Has anyone found that squirrels alert other animals to your presence? I mean, do other animals actually pay attention to it's loud, obnoxious warning and scatter? Or do they just ignore the squirrels like I try to?
Seems like every year out bow hunting I always have a few squirrels that I think follow me all over the mountain because not matter where I go they are always right there in tow. As far as alerting other animals I have always wondered that also. I would think elk and deer might heat them, but O also think that squirrels might make that sound alot in the woods, when other squirrels or other animals enter "their area", so the elk and deer mat be used to hearing the sound and thus not pay much attention to the...IMO.
I rarely huntin the timber where the squirells are here so it's never been an issue for me. I have wondered the same thing but have never seen a game animals reaction to it for a positive answer. I would bet it's like anything else when it come to the animals out there though. It might not mean much to a younger or inexperienced animal but I would be willing to bet that your wise old bucks or bulls pay a little more attention to it.
I know when I was a kid in northern Wisconsin sitting in a blind it was not uncommon for a squirrell to alert me that a deer was approaching on one of the trails leading to where I was.
Not sure how much elk or deer pay attention to the alarm since they seem to be alarming all the time. However, once I am busted by a squirrel I give a few low calls on my cow call just in case. I figure it sure will not hurt and just might help. They can really get under my skin at time but then I guess they are doing what squirrels do. A couple of years ago I was taking a rest watching a game trail and a little red squirrel climbed on my boots eating a pine cone looking for the “bad guys” It was pretty funny watching that hyper little dude.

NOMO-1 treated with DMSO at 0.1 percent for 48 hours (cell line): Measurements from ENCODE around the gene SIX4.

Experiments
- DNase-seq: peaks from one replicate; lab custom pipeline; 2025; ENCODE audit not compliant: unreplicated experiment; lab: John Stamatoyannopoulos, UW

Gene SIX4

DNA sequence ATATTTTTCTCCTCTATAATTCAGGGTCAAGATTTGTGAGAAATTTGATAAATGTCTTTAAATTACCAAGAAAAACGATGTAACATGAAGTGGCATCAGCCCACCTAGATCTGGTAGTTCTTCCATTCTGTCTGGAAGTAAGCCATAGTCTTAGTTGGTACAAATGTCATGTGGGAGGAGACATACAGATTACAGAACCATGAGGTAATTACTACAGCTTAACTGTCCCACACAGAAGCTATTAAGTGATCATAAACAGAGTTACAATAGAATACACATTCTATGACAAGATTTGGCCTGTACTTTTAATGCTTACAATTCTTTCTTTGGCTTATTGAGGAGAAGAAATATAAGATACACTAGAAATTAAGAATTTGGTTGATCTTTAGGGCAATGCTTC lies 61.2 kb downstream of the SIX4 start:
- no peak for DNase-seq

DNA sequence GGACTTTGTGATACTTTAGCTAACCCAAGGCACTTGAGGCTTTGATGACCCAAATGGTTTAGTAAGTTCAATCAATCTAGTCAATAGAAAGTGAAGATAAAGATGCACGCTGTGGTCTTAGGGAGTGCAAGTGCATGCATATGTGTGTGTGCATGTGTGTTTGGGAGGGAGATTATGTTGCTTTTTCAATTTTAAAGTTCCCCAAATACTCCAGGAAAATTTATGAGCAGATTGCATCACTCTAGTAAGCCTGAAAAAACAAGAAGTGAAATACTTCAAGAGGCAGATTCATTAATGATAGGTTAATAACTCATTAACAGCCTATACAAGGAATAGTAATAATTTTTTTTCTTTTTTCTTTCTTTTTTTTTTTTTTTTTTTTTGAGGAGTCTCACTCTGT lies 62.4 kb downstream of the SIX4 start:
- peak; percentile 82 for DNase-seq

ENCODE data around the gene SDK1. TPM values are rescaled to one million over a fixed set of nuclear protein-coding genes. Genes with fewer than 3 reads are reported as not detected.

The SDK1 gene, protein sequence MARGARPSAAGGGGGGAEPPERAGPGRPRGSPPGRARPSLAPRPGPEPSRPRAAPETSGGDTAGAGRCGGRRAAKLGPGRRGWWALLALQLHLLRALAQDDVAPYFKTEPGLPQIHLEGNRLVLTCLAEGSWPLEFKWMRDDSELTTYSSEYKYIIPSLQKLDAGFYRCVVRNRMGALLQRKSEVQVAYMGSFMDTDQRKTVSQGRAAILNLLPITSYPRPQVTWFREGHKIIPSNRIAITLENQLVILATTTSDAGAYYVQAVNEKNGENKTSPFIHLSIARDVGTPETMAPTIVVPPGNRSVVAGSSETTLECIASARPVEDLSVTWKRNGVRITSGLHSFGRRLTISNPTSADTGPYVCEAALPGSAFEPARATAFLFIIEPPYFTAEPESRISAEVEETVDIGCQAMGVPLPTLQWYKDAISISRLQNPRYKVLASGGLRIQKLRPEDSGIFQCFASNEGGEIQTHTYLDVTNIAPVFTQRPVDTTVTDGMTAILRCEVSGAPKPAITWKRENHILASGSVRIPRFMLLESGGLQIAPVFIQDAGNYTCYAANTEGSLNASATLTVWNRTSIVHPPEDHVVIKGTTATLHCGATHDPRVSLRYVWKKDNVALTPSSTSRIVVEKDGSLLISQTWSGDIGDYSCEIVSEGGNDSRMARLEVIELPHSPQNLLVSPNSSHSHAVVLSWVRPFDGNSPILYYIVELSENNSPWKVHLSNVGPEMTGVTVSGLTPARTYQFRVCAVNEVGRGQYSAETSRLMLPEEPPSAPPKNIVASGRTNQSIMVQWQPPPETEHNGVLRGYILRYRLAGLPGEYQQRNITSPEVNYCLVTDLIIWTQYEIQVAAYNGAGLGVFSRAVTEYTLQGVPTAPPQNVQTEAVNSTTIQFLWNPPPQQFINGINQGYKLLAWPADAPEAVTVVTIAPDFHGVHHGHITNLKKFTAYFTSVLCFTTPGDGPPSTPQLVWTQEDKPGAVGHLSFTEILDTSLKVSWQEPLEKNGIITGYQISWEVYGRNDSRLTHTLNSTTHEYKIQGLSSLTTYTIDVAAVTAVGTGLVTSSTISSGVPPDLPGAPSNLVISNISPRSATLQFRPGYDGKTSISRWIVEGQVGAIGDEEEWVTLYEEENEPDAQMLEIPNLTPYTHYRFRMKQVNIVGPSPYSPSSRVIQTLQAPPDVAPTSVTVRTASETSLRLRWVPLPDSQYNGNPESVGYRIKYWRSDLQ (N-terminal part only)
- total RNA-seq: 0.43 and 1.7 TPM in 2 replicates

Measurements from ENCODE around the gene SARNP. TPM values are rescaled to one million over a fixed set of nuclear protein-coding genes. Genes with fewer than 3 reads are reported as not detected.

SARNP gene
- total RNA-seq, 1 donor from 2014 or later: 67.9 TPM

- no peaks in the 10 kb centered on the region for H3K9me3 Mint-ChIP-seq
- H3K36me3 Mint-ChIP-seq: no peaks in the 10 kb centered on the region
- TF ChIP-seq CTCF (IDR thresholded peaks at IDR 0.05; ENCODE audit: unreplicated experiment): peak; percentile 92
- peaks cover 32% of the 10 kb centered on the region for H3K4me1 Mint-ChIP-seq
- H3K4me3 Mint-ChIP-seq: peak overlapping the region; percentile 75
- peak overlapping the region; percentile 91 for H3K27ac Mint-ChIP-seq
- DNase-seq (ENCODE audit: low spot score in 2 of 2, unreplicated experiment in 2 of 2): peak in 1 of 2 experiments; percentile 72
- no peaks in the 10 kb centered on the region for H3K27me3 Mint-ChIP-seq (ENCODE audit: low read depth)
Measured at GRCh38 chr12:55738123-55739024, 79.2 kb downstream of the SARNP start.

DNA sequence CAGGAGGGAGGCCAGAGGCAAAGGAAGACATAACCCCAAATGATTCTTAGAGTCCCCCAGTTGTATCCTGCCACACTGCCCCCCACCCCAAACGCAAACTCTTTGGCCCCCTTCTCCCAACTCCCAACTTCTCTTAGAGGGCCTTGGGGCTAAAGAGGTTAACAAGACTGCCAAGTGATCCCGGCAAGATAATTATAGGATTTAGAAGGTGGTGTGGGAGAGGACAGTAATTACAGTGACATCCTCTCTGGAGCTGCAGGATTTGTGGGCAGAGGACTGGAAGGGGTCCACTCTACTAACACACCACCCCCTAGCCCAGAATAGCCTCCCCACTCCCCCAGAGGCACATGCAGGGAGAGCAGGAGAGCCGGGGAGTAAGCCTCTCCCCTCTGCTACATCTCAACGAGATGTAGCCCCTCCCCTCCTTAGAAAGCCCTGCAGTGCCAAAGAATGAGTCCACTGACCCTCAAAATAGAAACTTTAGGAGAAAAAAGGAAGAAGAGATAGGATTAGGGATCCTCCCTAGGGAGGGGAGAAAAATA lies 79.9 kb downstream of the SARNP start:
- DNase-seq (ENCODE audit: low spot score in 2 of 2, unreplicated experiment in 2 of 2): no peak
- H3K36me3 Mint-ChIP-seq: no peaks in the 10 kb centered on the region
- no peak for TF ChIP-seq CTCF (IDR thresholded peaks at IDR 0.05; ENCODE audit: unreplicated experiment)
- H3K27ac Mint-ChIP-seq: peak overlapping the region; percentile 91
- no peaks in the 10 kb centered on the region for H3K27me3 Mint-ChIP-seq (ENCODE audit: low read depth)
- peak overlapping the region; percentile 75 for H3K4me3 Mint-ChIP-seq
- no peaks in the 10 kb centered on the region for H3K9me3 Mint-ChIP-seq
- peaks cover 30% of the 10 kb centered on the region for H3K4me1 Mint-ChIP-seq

I have seen the suirrels start acting up anytime another animal comes in. Deer, birds, other squirrels. I just think they are jittery critters by nature, so I would not be too concerned.
The couple I have seen that start screeching as a deer was approaching did nothing to the deer. The deer looked up, and if they didn't sense anything, they went on their way. I think they tend to trust their own senses more than the other animals of the forest.
Only problem I have with the suirrels is watching them collect all the apples from the trees in the orchard we hunt. I keep yelling at them to leave some for the deer...
Every year many hunters and outdoorsman and women come out west from the midwest and east coast to hunt the prized mulies and elk. One topic that comes up often is altitude sickness. My advice for flatlanders is to get into the best possible shape. Start months before your hunt, usually really ramping up my cardio around March or April.
I run 5-10 miles 3 times a week, and also go for walks carrying my pack with about 50lbs to simulate what could be on my back. Another useful tip is to drink A...